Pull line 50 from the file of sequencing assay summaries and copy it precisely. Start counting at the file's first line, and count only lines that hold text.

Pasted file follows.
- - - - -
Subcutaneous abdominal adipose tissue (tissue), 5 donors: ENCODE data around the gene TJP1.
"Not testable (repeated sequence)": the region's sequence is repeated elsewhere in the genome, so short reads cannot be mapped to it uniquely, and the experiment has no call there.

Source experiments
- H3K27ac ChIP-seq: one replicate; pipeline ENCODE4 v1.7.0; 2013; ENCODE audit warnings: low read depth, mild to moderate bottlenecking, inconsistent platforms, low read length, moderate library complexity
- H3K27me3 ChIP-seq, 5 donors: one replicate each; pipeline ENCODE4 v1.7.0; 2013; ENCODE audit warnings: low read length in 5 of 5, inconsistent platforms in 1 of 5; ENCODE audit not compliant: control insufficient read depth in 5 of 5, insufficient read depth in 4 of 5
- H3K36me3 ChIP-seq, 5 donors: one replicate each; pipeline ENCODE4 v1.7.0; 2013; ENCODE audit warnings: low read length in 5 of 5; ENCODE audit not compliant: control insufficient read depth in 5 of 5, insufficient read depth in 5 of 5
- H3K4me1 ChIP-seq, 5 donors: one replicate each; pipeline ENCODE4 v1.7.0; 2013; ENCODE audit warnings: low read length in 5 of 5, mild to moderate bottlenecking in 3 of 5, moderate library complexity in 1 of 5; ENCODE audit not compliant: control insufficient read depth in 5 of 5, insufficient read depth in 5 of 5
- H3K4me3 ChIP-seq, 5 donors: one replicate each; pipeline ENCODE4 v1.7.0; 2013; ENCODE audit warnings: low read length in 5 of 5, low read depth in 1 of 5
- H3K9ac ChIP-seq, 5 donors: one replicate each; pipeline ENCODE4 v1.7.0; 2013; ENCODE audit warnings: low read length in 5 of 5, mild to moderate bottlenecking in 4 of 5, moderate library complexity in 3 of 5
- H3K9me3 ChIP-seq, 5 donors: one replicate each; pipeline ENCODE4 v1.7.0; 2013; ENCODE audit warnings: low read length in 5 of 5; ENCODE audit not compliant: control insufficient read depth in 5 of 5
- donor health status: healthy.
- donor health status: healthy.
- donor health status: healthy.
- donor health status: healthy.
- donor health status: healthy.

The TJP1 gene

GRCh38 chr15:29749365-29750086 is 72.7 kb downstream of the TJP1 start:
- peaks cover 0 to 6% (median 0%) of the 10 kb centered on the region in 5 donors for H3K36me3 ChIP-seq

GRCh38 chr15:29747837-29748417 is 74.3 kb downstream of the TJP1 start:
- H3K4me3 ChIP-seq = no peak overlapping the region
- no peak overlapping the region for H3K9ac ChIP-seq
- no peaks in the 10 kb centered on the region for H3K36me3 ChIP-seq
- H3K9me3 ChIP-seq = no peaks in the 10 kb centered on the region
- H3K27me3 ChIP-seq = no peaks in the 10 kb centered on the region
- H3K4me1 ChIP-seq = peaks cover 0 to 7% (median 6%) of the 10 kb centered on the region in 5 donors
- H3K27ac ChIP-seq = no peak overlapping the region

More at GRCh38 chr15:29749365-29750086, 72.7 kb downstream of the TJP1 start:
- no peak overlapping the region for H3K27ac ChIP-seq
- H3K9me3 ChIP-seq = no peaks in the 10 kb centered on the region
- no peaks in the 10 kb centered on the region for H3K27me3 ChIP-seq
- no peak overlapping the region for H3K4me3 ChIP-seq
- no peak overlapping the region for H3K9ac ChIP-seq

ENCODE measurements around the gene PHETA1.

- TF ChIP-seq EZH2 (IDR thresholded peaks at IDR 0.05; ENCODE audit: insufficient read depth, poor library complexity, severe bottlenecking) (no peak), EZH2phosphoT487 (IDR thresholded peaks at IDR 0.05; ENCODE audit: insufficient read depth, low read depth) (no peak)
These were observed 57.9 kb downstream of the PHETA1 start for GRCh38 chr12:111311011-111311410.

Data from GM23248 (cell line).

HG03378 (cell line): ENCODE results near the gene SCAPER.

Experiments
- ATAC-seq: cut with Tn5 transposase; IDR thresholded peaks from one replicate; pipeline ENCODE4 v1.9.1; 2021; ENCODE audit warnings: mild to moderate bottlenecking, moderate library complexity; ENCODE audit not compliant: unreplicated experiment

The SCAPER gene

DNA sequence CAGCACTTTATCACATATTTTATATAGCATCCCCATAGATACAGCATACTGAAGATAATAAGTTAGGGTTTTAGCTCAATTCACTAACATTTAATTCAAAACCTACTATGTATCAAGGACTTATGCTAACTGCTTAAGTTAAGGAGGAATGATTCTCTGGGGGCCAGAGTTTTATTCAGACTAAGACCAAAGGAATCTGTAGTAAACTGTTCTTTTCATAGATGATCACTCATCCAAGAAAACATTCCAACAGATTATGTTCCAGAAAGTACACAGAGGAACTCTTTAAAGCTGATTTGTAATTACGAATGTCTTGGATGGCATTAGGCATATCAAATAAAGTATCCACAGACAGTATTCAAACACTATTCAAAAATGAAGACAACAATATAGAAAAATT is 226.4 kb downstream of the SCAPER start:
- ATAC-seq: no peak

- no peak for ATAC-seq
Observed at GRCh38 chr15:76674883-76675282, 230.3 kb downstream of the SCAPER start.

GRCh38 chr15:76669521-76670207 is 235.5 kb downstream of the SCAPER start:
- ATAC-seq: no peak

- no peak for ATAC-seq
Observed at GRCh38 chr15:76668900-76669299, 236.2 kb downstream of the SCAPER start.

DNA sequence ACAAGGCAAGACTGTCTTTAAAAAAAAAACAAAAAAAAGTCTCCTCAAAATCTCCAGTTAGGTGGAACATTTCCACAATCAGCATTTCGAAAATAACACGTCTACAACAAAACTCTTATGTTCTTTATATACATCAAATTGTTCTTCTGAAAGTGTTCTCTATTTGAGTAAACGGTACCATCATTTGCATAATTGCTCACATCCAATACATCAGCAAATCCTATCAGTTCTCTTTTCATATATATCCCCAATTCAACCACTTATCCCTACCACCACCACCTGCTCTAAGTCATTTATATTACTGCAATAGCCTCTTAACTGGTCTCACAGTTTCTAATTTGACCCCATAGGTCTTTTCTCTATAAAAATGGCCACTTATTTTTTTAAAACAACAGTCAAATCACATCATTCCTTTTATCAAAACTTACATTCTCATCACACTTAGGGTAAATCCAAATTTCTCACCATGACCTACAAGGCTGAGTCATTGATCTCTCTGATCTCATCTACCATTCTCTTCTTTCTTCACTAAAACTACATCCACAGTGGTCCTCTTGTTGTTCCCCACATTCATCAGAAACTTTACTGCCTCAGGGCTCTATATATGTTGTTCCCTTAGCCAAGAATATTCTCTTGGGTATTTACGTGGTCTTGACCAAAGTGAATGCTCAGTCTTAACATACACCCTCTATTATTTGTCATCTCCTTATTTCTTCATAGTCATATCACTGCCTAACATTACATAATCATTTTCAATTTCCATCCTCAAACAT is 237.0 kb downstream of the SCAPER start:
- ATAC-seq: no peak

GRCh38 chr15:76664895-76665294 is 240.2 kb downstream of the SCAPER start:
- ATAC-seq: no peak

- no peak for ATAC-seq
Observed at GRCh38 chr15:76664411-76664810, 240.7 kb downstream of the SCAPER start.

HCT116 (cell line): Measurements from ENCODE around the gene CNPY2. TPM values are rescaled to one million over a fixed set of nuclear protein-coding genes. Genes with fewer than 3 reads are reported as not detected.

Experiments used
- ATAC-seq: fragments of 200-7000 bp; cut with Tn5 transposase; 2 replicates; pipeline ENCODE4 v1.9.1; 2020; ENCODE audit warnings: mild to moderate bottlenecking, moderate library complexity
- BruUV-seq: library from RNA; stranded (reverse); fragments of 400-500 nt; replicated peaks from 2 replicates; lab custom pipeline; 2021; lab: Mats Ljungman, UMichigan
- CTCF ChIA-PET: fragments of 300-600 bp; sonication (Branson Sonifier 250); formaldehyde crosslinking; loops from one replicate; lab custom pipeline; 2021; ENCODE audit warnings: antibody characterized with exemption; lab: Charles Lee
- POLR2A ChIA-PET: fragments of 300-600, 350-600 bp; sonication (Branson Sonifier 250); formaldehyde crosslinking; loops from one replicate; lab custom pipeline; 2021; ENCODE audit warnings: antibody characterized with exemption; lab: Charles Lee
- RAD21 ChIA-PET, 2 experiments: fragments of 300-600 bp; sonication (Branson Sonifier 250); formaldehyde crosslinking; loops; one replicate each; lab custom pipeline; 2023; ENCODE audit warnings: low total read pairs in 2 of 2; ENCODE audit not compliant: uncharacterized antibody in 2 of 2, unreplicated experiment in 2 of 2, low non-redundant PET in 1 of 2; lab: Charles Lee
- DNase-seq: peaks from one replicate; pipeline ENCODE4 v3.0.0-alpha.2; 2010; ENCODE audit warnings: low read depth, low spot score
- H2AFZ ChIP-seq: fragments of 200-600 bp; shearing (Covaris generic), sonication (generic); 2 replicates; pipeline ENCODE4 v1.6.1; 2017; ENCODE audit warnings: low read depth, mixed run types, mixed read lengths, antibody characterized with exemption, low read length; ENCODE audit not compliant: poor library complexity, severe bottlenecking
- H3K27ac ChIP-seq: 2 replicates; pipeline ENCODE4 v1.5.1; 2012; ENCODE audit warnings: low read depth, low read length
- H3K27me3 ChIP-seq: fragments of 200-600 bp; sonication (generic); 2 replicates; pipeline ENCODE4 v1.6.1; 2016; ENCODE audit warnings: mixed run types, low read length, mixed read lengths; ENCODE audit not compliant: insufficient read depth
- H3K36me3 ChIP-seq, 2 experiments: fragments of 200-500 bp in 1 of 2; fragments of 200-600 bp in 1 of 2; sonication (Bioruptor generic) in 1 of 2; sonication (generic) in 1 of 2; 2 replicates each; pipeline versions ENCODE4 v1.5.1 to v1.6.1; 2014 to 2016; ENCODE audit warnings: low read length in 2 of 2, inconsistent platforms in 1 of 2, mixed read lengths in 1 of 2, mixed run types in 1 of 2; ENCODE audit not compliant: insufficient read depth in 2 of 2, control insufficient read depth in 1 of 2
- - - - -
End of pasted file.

- ATAC-seq: no peak